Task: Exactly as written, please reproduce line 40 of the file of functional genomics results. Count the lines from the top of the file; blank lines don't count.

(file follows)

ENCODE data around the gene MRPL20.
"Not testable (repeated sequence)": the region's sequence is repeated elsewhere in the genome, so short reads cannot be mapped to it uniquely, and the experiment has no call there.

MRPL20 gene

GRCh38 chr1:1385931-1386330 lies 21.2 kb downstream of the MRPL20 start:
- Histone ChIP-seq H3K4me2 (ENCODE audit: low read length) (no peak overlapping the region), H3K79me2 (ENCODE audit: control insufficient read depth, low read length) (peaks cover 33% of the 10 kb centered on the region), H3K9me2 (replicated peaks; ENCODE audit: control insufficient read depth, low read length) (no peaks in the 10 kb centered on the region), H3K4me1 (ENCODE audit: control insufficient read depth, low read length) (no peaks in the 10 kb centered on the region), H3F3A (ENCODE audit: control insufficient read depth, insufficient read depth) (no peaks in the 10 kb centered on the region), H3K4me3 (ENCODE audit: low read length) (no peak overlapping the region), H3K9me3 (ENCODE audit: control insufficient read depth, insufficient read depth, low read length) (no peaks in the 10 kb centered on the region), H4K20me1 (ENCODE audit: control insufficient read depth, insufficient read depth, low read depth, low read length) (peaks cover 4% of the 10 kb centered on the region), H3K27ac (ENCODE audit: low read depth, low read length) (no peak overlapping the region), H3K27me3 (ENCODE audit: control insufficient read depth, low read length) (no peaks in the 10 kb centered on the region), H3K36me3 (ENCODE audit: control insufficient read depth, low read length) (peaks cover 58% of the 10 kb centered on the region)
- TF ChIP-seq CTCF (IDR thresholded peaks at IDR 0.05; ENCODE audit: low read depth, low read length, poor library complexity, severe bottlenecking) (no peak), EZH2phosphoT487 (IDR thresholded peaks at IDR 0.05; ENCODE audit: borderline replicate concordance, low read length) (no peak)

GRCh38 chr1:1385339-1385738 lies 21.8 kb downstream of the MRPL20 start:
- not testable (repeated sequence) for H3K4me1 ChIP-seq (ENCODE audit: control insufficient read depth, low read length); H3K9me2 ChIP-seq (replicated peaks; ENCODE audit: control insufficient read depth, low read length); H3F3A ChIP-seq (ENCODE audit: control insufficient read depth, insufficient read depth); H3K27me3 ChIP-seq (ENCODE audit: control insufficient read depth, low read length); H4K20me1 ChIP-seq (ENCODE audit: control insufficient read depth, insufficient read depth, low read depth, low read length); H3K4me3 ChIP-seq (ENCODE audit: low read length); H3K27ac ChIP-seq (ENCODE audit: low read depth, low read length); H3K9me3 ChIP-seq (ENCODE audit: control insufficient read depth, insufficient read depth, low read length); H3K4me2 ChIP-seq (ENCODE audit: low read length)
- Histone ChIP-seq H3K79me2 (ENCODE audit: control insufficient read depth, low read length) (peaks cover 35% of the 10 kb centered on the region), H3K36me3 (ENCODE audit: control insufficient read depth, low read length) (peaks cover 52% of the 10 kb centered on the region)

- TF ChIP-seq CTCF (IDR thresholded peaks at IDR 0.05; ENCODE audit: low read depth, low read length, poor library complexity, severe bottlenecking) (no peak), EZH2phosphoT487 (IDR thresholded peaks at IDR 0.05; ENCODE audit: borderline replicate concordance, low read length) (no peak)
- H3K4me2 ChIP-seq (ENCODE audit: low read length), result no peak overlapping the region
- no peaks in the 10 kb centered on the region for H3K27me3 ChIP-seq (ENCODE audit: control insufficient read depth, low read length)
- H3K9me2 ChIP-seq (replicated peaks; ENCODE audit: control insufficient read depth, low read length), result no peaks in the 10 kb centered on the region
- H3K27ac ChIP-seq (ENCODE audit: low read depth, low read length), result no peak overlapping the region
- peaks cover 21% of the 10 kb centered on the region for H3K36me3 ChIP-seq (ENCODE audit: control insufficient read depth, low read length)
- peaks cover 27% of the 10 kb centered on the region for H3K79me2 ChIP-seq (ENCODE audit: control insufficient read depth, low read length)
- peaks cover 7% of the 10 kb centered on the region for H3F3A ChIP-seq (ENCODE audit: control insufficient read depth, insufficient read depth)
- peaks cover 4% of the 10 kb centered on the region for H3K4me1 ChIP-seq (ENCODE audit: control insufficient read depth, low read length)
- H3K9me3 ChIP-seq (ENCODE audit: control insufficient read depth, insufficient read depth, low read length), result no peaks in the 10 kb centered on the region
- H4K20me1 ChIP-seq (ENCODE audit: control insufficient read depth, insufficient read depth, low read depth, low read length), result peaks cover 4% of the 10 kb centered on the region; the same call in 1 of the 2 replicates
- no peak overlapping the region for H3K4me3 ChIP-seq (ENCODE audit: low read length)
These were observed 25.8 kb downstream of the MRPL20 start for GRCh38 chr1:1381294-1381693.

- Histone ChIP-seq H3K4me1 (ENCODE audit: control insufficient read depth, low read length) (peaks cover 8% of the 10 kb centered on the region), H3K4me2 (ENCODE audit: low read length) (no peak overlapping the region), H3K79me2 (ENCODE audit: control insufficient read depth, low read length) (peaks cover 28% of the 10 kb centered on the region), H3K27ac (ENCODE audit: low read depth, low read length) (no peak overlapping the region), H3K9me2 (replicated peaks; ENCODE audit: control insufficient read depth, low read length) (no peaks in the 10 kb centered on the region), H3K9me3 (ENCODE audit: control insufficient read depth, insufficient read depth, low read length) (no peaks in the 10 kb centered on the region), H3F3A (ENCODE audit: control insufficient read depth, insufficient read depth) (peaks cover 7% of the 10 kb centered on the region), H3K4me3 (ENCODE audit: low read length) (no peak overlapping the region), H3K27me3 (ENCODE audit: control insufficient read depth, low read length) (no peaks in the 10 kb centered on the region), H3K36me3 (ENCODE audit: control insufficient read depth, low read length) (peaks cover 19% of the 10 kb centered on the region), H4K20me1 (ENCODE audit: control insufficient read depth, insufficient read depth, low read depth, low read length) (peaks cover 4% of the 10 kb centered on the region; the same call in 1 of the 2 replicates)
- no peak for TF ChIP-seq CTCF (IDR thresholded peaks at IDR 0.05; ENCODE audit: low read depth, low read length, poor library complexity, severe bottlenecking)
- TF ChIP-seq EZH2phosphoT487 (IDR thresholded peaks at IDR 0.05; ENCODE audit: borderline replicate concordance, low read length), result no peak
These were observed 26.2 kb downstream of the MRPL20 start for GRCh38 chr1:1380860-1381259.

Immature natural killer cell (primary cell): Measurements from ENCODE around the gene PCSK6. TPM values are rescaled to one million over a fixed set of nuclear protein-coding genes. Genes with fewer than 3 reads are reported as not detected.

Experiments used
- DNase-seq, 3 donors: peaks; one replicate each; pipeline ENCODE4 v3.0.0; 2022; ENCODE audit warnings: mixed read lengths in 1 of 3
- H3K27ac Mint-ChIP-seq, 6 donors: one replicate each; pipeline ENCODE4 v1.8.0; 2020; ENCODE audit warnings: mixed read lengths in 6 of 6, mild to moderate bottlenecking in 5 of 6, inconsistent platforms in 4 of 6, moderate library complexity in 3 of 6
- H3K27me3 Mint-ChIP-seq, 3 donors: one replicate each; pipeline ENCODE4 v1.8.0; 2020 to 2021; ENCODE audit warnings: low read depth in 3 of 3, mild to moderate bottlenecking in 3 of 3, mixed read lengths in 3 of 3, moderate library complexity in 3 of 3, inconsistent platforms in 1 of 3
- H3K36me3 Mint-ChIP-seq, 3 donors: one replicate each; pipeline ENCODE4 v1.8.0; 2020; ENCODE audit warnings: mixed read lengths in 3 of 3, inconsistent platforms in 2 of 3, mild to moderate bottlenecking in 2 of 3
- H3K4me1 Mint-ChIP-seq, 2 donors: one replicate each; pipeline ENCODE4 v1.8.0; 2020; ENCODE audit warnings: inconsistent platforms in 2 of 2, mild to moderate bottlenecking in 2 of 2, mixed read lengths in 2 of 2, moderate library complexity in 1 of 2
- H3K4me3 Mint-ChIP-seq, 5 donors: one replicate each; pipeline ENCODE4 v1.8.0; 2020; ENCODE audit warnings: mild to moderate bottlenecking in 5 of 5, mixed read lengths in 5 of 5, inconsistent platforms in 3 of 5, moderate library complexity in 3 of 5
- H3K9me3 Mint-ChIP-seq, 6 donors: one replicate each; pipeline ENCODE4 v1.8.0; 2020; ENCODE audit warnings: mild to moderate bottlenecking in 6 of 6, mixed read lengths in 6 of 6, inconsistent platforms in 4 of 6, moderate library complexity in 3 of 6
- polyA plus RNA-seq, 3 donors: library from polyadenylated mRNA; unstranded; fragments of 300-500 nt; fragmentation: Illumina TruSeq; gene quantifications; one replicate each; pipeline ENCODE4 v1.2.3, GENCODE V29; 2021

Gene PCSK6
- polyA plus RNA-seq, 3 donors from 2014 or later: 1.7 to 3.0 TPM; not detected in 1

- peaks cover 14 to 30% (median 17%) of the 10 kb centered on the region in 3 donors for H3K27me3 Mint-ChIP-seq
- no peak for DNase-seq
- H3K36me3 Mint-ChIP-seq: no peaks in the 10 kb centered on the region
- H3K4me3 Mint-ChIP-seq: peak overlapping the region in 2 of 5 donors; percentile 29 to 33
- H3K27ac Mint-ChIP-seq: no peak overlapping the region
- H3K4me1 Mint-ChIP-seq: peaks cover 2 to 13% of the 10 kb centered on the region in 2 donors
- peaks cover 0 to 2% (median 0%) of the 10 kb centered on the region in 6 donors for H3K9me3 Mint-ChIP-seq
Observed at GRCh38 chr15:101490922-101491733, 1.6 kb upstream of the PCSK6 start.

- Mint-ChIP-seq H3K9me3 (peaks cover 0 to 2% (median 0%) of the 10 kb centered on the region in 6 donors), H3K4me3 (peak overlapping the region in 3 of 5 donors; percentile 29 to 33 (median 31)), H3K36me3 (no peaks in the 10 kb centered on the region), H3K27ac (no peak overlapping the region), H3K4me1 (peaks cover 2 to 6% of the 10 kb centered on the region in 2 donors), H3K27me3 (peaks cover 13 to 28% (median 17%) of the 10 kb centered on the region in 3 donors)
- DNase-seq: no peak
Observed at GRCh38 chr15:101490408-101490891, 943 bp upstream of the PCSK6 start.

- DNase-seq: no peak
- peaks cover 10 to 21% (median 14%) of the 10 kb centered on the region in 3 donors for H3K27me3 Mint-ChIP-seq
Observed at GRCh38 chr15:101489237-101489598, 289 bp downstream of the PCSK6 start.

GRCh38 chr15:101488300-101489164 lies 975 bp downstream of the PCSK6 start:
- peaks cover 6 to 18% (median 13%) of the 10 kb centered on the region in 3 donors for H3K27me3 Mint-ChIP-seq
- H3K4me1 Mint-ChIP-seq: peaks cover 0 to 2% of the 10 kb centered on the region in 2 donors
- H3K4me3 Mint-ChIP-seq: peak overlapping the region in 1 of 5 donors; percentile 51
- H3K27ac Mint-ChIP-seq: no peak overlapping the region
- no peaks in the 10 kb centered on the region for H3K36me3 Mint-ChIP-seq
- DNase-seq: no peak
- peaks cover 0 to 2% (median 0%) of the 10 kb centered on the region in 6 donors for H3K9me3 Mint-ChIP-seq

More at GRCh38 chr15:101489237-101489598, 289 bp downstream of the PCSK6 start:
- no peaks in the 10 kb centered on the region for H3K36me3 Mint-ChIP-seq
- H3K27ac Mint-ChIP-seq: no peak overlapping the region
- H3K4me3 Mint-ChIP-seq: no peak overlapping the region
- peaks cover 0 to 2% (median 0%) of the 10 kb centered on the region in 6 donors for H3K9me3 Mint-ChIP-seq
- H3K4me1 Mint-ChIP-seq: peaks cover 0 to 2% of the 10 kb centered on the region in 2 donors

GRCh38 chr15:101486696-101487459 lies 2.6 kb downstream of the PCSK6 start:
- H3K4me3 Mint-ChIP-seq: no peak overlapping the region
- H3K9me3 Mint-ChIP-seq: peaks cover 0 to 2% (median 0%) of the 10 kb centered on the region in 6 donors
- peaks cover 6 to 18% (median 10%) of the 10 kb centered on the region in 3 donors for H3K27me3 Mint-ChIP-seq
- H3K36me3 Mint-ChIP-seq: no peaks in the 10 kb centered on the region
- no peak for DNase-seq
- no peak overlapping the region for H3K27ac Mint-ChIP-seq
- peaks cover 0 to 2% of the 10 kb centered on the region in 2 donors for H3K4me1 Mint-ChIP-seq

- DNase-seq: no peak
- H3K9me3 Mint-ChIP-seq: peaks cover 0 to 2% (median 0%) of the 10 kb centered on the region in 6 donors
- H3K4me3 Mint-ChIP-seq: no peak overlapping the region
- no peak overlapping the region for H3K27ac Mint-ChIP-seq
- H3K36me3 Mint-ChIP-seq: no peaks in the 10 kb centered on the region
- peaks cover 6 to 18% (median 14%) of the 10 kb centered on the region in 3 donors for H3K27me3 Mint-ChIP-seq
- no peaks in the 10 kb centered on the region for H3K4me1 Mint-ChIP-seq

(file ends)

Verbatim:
- no peak for DNase-seq